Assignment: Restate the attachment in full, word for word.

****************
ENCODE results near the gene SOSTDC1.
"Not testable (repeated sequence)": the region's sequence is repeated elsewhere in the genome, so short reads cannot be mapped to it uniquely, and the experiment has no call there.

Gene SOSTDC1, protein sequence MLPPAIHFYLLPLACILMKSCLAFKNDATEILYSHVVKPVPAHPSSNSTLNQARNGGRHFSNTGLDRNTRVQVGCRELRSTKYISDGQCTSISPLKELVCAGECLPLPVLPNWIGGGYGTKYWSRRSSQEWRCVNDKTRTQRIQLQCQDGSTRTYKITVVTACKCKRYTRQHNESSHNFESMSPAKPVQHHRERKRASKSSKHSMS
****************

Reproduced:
ENCODE results near the gene SOSTDC1.
"Not testable (repeated sequence)": the region's sequence is repeated elsewhere in the genome, so short reads cannot be mapped to it uniquely, and the experiment has no call there.

Gene SOSTDC1, protein sequence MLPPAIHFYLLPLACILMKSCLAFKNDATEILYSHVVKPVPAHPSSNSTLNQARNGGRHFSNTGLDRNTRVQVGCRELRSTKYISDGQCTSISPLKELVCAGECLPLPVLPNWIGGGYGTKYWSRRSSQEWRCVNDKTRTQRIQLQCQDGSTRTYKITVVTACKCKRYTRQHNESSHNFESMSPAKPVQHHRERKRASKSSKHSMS